Author: Pam & Scott
After two months in New Caledonia here are some of our impressions and observations:
We are back in a land of cars driving on the right hand side of the road after being in New Zealand and Australia and trying to adjust to the cars driving on the left. The drivers here in Noumea are not good about stopping for pedestrians and it definitely feels like you take your life in your hands every time you cross the street. It has also been interesting being back in a country where you also pass on the right as you are walking after passing on the left for the past couple of years. It's good for Scott, he never got very good at passing on the left.
Many lights in public building's common areas i.e. hallways and restrooms are on timers, leaving you to often walk into semi darkness looking for the light switch.
On the surface New Cal looks like a dirty town, but as you explore you discover "galleries" which lead from the street to hidden mazes of "up market" (as they would say in Australia) boutiques and shops such as Hermes… The city has a distinct temporary feel to it, almost as if they are preparing in advance for the day that the nickel resources diminish and Noumea fades into a ghost town.
The showers at the marina have buttons you push to turn on the water, and push you must about every ten seconds. This is apparently very French and I suppose a way of conserving water, though I have not figured out how yet. It doesn't seem to change the length of the shower time, it just keeps you busy trying to keep the button pushed before the water actually turns off. It is also not unusual to walk into the "women's or men's toilet" to take a shower and find you are sharing the space with one or more couples sharing a shower and speaking French. The TP holders also have small padlocks; cruisers are apparently notorious for stealing toilet paper, go figure.
When you are out and about in Noumea you encounter many Melanesian woman wearing unflattering but bright colored moo moos. As well as, shops where you can purchase your very own moo moo, or the fabric to make one for yourself.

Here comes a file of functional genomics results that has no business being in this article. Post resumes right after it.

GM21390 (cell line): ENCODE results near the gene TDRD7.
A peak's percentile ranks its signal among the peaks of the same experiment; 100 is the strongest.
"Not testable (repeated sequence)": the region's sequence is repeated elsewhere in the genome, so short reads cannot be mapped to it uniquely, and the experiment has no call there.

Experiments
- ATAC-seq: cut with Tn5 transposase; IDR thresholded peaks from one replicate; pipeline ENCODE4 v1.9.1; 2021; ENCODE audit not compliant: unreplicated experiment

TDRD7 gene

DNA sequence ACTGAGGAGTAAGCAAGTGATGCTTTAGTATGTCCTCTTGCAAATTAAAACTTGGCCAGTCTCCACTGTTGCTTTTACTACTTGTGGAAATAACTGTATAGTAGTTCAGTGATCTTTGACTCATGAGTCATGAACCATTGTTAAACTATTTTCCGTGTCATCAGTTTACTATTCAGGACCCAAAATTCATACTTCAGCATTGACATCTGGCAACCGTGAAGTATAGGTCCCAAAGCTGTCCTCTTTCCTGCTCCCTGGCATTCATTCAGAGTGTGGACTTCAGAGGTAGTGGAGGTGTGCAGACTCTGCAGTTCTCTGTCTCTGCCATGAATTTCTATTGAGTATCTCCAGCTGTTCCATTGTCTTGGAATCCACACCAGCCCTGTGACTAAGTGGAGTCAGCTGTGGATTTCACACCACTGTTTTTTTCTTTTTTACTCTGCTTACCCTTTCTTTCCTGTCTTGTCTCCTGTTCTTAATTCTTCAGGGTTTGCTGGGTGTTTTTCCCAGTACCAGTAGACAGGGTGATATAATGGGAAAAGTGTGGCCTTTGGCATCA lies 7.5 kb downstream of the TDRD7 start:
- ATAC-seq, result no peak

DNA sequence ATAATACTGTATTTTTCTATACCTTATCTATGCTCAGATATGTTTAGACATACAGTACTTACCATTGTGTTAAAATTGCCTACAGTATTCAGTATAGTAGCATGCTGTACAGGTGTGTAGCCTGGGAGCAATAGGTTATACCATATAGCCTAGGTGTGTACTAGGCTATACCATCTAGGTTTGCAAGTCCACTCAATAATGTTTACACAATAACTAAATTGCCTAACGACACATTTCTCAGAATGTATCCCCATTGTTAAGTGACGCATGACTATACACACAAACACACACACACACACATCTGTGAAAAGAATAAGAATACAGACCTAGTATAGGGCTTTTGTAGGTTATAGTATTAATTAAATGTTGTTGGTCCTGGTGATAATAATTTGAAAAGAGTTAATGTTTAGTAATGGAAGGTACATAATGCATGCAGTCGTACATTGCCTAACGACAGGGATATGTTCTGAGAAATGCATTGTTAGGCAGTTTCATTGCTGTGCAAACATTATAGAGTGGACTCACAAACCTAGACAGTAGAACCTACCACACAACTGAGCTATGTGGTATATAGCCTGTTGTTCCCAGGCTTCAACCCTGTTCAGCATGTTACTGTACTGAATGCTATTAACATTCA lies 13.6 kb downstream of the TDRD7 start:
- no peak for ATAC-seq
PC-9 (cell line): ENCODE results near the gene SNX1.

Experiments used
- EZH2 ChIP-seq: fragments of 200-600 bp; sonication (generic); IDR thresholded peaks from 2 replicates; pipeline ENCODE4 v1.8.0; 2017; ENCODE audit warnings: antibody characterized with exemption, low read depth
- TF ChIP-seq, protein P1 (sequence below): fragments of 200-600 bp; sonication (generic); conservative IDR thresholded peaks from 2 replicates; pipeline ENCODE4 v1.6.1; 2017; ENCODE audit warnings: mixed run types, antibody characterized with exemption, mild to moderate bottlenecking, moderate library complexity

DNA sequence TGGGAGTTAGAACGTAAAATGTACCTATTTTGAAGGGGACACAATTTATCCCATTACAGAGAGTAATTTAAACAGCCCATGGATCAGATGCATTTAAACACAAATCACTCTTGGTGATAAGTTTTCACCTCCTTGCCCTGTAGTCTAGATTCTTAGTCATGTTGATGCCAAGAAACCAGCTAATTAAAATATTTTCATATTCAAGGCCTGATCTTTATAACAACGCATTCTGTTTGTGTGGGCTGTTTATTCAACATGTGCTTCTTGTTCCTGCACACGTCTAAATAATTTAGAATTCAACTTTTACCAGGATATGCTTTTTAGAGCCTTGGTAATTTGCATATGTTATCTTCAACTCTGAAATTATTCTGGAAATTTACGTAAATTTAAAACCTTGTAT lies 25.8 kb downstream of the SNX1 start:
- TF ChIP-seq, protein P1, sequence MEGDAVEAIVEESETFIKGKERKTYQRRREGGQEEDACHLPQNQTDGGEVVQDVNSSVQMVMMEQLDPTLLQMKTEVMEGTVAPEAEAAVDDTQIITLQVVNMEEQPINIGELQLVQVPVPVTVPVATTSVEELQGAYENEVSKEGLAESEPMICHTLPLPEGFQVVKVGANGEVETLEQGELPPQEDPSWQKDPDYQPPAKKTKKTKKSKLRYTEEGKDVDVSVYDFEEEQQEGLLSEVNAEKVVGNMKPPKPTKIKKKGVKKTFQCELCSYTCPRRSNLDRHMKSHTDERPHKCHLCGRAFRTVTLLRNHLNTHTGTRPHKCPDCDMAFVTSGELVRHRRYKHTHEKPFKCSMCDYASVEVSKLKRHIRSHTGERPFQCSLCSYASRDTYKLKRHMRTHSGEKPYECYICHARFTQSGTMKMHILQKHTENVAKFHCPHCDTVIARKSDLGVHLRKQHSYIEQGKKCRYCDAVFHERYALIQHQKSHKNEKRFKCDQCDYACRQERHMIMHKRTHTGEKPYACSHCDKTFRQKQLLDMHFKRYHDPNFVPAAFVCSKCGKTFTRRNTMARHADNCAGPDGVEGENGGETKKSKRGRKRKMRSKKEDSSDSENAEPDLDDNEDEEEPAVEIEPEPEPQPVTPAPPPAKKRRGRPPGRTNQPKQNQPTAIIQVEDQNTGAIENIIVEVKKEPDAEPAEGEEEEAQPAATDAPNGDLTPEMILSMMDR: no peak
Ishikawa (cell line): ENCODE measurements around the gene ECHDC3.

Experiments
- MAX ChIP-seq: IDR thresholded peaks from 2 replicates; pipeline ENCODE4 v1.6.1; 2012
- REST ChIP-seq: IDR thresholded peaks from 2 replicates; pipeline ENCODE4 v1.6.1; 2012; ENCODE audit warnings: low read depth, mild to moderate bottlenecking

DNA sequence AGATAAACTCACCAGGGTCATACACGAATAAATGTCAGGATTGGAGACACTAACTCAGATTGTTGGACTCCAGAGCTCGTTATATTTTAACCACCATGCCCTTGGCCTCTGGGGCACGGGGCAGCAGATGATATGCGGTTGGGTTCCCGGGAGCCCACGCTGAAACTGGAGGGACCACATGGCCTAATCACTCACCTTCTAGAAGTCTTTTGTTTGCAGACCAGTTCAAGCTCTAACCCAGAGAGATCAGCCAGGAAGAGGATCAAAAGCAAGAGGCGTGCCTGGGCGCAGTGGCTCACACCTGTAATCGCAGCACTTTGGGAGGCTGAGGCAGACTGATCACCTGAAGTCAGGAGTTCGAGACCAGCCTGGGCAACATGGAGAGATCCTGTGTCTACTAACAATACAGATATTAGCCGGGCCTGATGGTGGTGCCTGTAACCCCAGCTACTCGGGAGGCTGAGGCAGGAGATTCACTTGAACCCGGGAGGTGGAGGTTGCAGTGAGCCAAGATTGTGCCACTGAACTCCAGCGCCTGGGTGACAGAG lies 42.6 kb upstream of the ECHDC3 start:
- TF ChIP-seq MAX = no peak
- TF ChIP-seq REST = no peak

The internet service throughout the country is very slow and very expensive. We feel like spoiled Americans, but on the other hand we have experienced some incredible internet connections in the middle of nowhere, like Niue island. On Niue you could sit under a palm tree and access a free, fairly fast wifi connection.
The air quality in Noumea is very poor due to the dust from the nickel factory and the smell from the sewage that they don't have a good management system for. It is especially bad at times at the Port Moselle Marina. The running joke on the bad days is that we are all berthed in a dirty toilet.
There is a growing homeless population in Noumea, but we have not gotten to the bottom of why it is growing. We experienced blatant pan handling unlike anything we ever experienced in San Francisco (which is amazing to us). Two times while we were making a withdrawal from an ATM there was someone standing right next to the machine asking for money before we even started to make the transaction. We said "no" and they continue to stand there and ask. We encountered some pretty bold people in SF, but I have never experienced that at an ATM.
The people are very friendly and helpful. When you walk along the marina or any of the docks everyone says "bonjour". It is not the same when you are walking the city streets, but near the water it seems that is what you do. I have also been told that there is much more interest in learning English in the past few years then in the past. The other day we were in line at the grocery store and I had a very memorable and special experience. In front of us was a Dad with his approximately eight year old daughter. She wanted to step between Scott and I to choose the sweets her Dad had finally given in to (kids are kids all over the world) and she said, "excuse me" and "thank you" when Scott moved out of her way. I said "your welcome" and her Dad said to me she is practicing her English. He then asked her if she knew "your welcome", she said "yes". He then asked if we were Australian and was quite surprised when we responded American and that we had sailed from San Francisco. He translated this to his daughter, who then looked at us with wide eyes and a huge smile. She then asked her Dad in French how to say "have a nice day", (which I was amazed that I understood) and we ended our little "practice" session with warm wishes and smiles. It was truly lovely.